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Automotive aftermarket in Canada worth US$ 20.92B by 2025

The Canadian Automotive Aftermarket reached a record C$ 22.61 / USD 17.6 Billion in 2018. The Automotive Aftermarket sector of Canada is growing at a CAGR of 2.5% and is expected to reach a market size of USD 20.92 Billion in 2025.

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Definition / Scope

Automotive Aftermarket is an allied market of the Automotive Industry involving the manufacturing, remanufacturing, distribution, retailing and installation of all auto parts, equipment, chemicals and accessories after the purchase of the automobile by the customer from the Original Equipment Manufacturer.

The Aftermarket encompasses parts for replacement, appearance, collision and performance, including electric propulsion. The Aftermarket provides a wide variety of spare parts at varying quality levels and pricing for all vehicle makes and models.

Consumers have the option of repairing their vehicles themselves (the "do-it-yourself" or "DIY" segment) or can take the vehicle to a professional repair facility (the "do-it-for me" or "DIFM" segment). The aftermarket helps keep vehicles on the road by providing consumers the choice of where they want their vehicles serviced, maintained, or customized.

In Canada the Automotive Aftermarket is a USD 17.6 Billion Industry that employs about 5,00,000 people.

The Automotive Aftermarket sector is the largest retail sector in Canada ahead of clothing, food, furniture, and pharmaceuticals. The automotive aftermarket encompasses production, re-manufacturing, distribution and retailing of replacement parts, tools, equipment, accessories, chemicals and services used to repair and replace automotive parts and components after their initial production. Using the NAICS codes, Statistics Canada estimates the retail value of the automotive aftermarket at C$23.1 billion (US$18.5 billion) in 2018. The Automotive Aftermarket market will experience an average annual real growth rate of 3-4 percent forecast for 2018 onward through 2025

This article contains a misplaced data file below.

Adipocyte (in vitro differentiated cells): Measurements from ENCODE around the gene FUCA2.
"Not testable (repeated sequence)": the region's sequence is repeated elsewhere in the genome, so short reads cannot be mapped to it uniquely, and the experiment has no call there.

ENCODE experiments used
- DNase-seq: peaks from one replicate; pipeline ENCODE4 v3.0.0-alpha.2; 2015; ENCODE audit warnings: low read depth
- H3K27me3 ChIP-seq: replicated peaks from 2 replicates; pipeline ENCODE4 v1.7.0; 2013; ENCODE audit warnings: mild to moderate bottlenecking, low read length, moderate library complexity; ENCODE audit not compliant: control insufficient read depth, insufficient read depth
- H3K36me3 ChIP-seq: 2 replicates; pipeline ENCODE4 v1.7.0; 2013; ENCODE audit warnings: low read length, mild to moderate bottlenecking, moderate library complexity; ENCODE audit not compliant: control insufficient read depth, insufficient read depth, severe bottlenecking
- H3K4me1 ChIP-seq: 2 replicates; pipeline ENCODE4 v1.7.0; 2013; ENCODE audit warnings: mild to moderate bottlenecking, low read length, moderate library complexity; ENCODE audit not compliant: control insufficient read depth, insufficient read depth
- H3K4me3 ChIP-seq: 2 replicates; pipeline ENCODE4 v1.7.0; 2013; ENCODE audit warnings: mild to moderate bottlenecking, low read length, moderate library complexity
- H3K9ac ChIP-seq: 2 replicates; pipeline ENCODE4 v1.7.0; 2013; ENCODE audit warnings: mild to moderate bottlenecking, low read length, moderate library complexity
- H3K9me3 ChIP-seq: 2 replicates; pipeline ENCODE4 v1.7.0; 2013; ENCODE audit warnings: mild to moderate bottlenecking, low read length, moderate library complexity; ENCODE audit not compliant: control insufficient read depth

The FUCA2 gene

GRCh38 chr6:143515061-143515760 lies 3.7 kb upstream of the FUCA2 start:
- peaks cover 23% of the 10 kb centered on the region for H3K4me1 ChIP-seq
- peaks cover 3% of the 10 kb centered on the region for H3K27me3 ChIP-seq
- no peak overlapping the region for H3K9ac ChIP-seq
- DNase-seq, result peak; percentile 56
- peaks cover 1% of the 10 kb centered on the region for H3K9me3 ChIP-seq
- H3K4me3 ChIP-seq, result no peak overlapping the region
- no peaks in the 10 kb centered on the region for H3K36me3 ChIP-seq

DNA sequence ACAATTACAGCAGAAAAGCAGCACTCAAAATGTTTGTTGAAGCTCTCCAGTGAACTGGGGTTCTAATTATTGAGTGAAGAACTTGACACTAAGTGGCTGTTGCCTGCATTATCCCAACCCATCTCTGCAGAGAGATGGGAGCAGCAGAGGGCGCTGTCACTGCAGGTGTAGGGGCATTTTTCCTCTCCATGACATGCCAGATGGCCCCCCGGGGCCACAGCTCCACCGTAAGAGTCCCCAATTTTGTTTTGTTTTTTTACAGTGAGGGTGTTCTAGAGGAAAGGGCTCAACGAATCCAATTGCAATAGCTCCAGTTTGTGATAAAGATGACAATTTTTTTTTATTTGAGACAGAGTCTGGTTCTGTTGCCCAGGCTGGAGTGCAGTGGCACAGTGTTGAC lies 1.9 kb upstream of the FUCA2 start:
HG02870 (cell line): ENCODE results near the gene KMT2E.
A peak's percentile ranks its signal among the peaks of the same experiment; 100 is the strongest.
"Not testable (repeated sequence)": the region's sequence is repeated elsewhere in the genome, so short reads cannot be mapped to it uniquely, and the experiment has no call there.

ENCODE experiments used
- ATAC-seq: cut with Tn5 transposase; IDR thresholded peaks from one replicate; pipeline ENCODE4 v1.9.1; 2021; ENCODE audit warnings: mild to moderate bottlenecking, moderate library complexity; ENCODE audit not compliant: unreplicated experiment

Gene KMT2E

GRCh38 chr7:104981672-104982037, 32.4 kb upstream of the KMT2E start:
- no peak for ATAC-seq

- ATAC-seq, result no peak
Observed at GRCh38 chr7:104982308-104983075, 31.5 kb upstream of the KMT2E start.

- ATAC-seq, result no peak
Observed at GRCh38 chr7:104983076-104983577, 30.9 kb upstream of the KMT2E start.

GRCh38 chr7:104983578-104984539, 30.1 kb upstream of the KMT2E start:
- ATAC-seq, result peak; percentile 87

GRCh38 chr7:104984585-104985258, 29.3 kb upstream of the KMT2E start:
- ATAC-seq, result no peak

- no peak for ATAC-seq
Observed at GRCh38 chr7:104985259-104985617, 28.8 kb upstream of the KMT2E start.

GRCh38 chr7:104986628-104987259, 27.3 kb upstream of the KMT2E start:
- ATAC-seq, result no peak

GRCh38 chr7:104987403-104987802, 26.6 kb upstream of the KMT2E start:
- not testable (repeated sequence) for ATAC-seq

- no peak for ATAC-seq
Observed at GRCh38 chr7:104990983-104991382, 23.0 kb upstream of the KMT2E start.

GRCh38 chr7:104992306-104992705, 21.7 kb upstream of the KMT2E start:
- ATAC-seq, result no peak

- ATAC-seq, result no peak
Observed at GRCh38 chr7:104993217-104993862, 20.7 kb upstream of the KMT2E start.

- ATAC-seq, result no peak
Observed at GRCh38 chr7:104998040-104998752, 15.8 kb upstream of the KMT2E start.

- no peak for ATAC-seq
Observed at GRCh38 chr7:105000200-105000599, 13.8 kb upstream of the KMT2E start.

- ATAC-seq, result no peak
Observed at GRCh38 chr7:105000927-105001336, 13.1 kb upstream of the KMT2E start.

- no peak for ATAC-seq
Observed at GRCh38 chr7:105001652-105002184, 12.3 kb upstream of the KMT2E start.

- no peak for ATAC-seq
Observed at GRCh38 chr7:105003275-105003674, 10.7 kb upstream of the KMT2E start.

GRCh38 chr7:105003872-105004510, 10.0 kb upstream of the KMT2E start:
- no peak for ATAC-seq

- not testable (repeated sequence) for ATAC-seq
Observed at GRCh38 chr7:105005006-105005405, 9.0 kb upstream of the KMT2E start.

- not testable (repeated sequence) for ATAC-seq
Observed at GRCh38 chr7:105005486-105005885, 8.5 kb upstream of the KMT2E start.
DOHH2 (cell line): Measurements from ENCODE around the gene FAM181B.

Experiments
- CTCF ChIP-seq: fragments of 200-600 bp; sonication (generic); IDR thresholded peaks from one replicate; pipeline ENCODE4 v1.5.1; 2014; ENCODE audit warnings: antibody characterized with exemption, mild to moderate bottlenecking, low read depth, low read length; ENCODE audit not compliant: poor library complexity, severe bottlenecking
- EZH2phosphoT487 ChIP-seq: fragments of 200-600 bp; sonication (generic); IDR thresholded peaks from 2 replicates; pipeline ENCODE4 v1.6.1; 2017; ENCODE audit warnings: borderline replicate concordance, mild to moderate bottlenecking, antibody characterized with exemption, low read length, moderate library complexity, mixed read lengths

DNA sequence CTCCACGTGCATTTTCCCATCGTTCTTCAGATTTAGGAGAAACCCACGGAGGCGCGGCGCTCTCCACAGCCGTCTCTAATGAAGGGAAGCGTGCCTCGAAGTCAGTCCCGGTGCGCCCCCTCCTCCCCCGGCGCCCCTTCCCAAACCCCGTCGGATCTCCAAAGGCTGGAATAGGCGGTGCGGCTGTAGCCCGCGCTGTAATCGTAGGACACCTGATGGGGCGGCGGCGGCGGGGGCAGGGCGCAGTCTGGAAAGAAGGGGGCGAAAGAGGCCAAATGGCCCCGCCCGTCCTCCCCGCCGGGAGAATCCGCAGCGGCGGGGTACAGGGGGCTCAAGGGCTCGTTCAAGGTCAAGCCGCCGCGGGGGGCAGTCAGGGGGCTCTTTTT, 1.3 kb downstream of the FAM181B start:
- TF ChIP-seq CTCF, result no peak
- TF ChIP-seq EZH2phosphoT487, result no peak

Categories

The Aftermarket parts are categorized into two categories which includes :

Replacement parts are automotive parts built or remanufactured to replace OE parts after their wear and tear.

Accessories are parts made for comfort, convenience, safety, performance or customization and are designed for add-on after the sale of the automobile.

Market Overview

Canada represents the second largest automotive market in North America.

According to the Automotive Industries Association of Canada (AIA Canada) the Canadian Automotive Aftermarket reached a record C$ 22.61 / USD 17.6 Billion in 2018. This represents a growth of 2.5% from 2017 when the Automotive Aftermarket was C$ 22.06 Billion / USD 16.7 Billion